Elijah felt all alone. Even David, the greatest King in the history of Israel suffered through times of loneliness. In Psalm 25:15-17, he wrote,

15 My eyes are ever on the LORD, for only he will release my feet from the snare. 16 Turn to me and be gracious to me, for I am lonely and afflicted. 17 The troubles of my heart have multiplied; free me from my anguish. (Psalm 25:15-17 NIVO)

What do you do when you find yourself in a lonely place? How do you find your way out of loneliness? I’ll tell you about some of the best solutions I’ve found for those times I’ve felt all alone. David said, “My eyes are ever on the LORD…” But, you may wonder, “What does that mean? Where is the Lord that I can look at Him? How can I fix my eyes on the Lord?” Those are great questions! The place I look, when I want to fix my eyes on the Lord, is to look in the pages of His Word. It is in His Word that I discover that I am never alone. Let me give you a couple of examples. Turn with me to Deuteronomy 31:6 and let’s read together.

6 Be strong and courageous. Do not be afraid or terrified because of them, for the LORD your God goes with you; he will never leave you nor forsake you.” (Deuteronomy 31:6 NIVO)

He will never leave me or forsake me. I’ve lost track of the number of times I’ve had the opportunity to share that truth with those who felt all alone? Some of the most heartbreaking situations I’ve dealt with are kids who have been abandoned by their parents for a variety of reasons. Yet, God has a word of comfort for those who have been left by a parent. Psalm 27:10 says,

10 Even if my father and mother abandon me, the LORD will hold me close. (Psalm 27:10 NLT)

5 A father to the fatherless, a defender of widows, is God in his holy dwelling. 6 God sets the lonely in families, he leads forth the prisoners with singing; but the rebellious live in a sun-scorched land. (Psalm 68:5-6 NIVO)

Feelings of loneliness will come, no doubt about it, but when those times come we can turn our eyes to the Lord, we can open the pages of His Word and be reminded that we are never alone. God is with us and He has also given us a family of faith; men, women, boys, and girls given as a gift from God so that we will never be alone. Remember what the Psalmist said, “God sets the lonely in families.”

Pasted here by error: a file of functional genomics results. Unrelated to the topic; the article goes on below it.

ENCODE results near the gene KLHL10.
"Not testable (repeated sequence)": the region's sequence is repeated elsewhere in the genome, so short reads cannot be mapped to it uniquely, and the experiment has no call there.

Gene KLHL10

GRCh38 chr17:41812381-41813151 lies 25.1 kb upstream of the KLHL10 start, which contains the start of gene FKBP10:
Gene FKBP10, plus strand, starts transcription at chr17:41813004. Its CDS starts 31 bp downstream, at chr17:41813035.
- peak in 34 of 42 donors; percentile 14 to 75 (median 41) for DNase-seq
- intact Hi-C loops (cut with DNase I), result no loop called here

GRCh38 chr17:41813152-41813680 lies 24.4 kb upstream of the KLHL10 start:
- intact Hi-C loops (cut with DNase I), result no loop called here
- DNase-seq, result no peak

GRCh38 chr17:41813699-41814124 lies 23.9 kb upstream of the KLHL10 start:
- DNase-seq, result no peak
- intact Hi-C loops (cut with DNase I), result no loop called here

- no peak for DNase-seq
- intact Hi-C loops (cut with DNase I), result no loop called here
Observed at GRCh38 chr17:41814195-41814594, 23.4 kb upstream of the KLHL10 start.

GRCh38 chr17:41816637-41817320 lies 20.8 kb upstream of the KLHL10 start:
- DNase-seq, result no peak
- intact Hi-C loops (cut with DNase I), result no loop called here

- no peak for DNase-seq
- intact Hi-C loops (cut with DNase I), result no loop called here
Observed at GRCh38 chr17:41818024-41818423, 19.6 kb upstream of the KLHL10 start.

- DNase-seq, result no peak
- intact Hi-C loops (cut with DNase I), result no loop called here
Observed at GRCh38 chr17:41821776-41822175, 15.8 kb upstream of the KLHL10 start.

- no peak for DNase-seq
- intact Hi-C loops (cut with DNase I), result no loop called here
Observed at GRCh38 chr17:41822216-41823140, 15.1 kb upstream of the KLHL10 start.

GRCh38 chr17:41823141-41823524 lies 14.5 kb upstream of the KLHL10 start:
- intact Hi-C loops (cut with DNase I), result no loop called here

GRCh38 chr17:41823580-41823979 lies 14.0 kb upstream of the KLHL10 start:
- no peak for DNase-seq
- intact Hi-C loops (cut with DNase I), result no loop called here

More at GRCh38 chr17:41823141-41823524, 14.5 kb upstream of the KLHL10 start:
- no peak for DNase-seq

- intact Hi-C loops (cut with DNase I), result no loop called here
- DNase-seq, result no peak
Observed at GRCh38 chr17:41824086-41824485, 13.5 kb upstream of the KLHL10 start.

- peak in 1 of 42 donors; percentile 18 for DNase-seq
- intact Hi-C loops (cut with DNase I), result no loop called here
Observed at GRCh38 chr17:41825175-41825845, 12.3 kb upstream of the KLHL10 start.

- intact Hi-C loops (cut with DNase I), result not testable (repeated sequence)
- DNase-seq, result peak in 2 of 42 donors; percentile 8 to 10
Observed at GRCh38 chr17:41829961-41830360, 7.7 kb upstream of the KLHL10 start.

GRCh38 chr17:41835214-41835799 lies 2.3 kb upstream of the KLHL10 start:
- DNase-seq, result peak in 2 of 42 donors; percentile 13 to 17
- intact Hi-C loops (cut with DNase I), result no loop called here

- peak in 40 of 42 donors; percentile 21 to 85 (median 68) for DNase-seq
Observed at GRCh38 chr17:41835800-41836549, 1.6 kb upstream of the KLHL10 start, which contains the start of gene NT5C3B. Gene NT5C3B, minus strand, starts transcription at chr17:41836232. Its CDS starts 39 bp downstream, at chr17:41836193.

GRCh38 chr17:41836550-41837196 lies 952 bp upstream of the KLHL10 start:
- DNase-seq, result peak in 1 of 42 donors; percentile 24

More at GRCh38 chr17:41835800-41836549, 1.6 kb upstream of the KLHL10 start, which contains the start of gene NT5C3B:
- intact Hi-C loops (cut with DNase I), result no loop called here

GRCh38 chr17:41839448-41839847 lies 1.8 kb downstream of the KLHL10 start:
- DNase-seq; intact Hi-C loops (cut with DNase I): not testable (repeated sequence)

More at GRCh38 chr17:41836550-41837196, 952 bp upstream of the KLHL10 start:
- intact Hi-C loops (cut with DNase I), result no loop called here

There is another universal experience, experienced by all people, from all walks of life, and in every nation on the planet, and that is worry. What is it that is worrying you this morning? I got a phone call from a friend this past week who was worried about her friend that was getting ready to go into surgery, a major surgery. I heard about one of our VBS kids this past week who was worried that her family was going to lose their house, another who was afraid that he would be taken away from his mother, and another who was worried because one of her parents is going to have to go to prison. Kids and adults alike know what it is to worry, but there are a variety of things we can do when we are worried aren’t there? Worrying, the anxiety we experience because of the problems of life, can paralyze us, lead us to make bad decisions, and keep us up at night. The Bible has some great advice for the kids who were with us this week in VBS and it has some great advice for all of us who are here this morning and are worried. David was afraid for his life when he wrote these words:

4 I sought the LORD, and he answered me; he delivered me from all my fears. (Psalm 34:4 NIVO)

“He delivered me from all my fears.” That about covers it doesn’t it? What fears are you dealing with this morning? If we bring our fears, whatever fears we have right now or will ever have in the future, to God, He will replace our fear with trust and peace…if we keep taking them to Him every time we are fearful and worried. Isaiah says God will “keep us in perfect peace…” Let me show you what I’m talking about. Turn with me to Isaiah 26:3,

3 You will keep in perfect peace all who trust in you, all whose thoughts are fixed on you! (Isaiah 26:3 NLT)

There’s a man in the Bible that I’ve come to love. He challenges me and reminds me to go to God whenever I’m afraid, whenever I’m worried about anything in life. The man’s name is Jehoshaphat. Jehoshaphat was the King of Judah 2900 years ago. That’s a long time ago and yet, the lesson that I’ve learned from him has everything to do with what to do when we are worried and afraid. Turn with me to 2 Chronicles 20. While you are turning there I want to set the scene for you. Jehoshaphat was king over Judah for 25 years, but there was a time when the report came that an alliance had been formed by the Moabites, Ammonites, and the Meunites and they were on their way to destroy the King and his people. Jehoshaphat’s army was outnumbered and would be overpowered. Now, let’s read the story found in 2 Chronicles 20:1-4.